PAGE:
Pirie is basically describing a HLM (Heavy-Light-Medium) template, 2-3 times per week, recommending to warm up light and then ramp up to a weight you can handle with good form for about six repetitions and then increase in each session in a steady, programmed manner from there. Free weights are ideal and lifts specifically recommended include presses (working up to pressing a barbell loaded to bodyweight over head), rows (using 2/3 bodyweight and increasing from there), cleans, deadlifts (starting at bodyweight and increasing from there), and chin ups. This is very similar to the advice given by noted strength coach and competitive lifter, Bill Starr.

Running Fast and Injury Free
by Gordon Pirie
Free download:
https://www.scribd.com/document/13695/Gordon-Pirie-s-Running-Fast-and-Injury-Free/

https://fivethirtyeight.com/features/the-5k-not-the-marathon-is-the-ideal-race/

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Endurance Race: Safety and Participation

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About 2,500 Boston Marathon runners receive medical treatment

Boston Globe, April 16, 2018
https://www.bostonglobe.com/metro/2018/04/16/marathon-runners-treated-for-injuries-wellesley/JhQbVspqLwJEy4XFKjvULI/story.html

The food, drinks, coffee, and roaring fire in the building’s front room took on a more serious purpose as more than 50 injured competitors streamed in, many suffering from symptoms of hypothermia.

“It’s just become this impromptu shelter for running refugees,” said associate pastor Ashley Murphy, who lives nearby and had already raided her pantry and linen closet for food, towels, and dry clothes.

More than 2,500 runners, including 25 elite athletes, received medical treatment, race organizers said. Eighty-one runners were taken to the hospital.

Given 29,978 runners registered for the 2018 Boston Marathon (and they had to pre-qualify to be accepted), this is more than a 8.3% casualty rate. Contrast this to the injury rates common at shooting or strength sport events, which are comparatively non-existant.

So why do endurance sports enjoy positive attention? The stats continue to show why non-shooting events receive attention while shooting events do not.
https://firearmusernetwork.com/tag/participation-rates/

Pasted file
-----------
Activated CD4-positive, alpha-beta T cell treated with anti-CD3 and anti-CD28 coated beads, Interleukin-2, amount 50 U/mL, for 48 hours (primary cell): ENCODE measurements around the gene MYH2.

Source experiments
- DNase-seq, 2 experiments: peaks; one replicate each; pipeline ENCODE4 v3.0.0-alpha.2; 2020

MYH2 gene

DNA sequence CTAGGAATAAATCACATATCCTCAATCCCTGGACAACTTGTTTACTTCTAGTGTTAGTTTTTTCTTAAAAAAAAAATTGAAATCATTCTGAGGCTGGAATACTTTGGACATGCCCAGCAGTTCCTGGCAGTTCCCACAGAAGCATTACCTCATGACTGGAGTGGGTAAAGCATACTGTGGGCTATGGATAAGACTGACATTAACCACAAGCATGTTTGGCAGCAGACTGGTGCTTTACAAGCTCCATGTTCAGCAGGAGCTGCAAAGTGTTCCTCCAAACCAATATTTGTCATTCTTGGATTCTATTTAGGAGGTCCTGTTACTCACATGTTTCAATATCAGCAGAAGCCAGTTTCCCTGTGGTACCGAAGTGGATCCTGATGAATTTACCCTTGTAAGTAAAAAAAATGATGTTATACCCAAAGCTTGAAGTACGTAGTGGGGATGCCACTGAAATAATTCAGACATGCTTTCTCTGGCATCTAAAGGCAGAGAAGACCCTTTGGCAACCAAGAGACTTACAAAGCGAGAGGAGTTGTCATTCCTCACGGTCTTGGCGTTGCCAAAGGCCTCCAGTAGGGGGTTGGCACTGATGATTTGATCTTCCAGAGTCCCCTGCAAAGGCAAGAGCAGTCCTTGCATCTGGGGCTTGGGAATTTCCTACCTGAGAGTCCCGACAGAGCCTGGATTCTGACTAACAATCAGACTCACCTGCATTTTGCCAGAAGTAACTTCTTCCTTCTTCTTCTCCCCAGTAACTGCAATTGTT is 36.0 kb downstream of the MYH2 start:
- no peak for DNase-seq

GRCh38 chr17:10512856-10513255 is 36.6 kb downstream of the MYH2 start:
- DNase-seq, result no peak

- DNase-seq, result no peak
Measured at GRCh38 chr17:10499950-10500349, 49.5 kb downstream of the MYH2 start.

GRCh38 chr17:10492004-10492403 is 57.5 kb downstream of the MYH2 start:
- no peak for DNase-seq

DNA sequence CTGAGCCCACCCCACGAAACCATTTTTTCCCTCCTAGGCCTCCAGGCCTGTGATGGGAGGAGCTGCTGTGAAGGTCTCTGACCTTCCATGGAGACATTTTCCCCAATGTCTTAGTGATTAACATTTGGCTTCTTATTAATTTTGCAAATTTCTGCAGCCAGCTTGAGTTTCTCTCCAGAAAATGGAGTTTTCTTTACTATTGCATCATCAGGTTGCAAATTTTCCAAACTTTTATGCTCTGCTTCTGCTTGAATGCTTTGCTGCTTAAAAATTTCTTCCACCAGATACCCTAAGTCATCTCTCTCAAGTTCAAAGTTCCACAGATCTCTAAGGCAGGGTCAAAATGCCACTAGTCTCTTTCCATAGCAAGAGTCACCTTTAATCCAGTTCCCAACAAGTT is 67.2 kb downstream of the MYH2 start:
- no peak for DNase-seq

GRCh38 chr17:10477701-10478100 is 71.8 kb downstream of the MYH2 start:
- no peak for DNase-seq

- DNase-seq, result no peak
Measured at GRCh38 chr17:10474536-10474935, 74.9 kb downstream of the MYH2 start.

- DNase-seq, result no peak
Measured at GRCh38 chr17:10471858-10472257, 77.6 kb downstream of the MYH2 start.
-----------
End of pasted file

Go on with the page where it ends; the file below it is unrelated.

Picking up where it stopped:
29,978 runners registered for the 2018 Boston Marathon, supported by 9,500 volunteers, over 500,000 spectators, and $830,500 in prizes. There were another 10,000 participants at the BAA 5K around the Boston Common held just before.
The 2018 Boston Marathon: By The Numbers by Kurt Badenhausen, Forbes Magazine
https://www.forbes.com/sites/kurtbadenhausen/2018/04/16/the-boston-marathon-2018-by-the-numbers/#7ccf034b31d6

Contrast this to participation rates at shooting or strength sport events and you’ll have your answer.

Mark Allen on Strength Training

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Are you over 35 years of age? Do you have a limited amount of training time? Do you want to reverse — or at least slow down — as many aspects of the aging process as possible? Are you an endurance athlete looking for an extra edge? Do you want to boost power, reduce fatigue, guard against injury and increase your late-race energy reserves?

Well, who doesn’t? And strength training can be the tool to help you accomplish each of these universally sought-after benefits. In fact, strength, or resistance, training is one of the most commonly overlooked means to improve endurance athletic performance.

All too many triathletes sacrifice strength training in favor of additional swim, bike or run sessions. This is unwise. In fact, a well-executed strength-training program can allow you to carve up to 25 percent out of your swim, bike and run volume while improving performance and enjoying better race-day results.

I fought going to the gym for years until I reached my mid-30s. Suddenly, speed work started to look more like steady-state training, and I could no longer override a lack of power on climbs with desire. My race performances started to suffer. I could see that even with a huge volume of miles out on the roads, my fitness was not what it was in my 20s.

Adding resistance training was the next step, but I had a problem. I had no idea how to design and integrate a strength program into triathlon training. I was also intimidated by the gym because I felt like the scrawny weakling on the beach compared to the hulks pushing around weights that would crush me. So there I was, the Ironman champion, embarrassed to go into the gym.

But my desire to win was even stronger than my embarrassment. I was introduced to a top strength coach, a woman named Diane Buchta. She led me through an entire season of weights, focusing on building overall body strength and, eventually, muscular speed.

The results were dramatic. In the first full season I used [a strength program] I won the Triple Crown of Triathlon: the Nice International Triathlon, the Zofingen duathlon, and the Hawaii IRONMAN.

Running and Shooting Demographics

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Running USA reported on road race participation numbers.
2016 State of the Sport – U.S. Road Race Trends
The second running boom appears to be backing off as runners retreat from non-traditional races.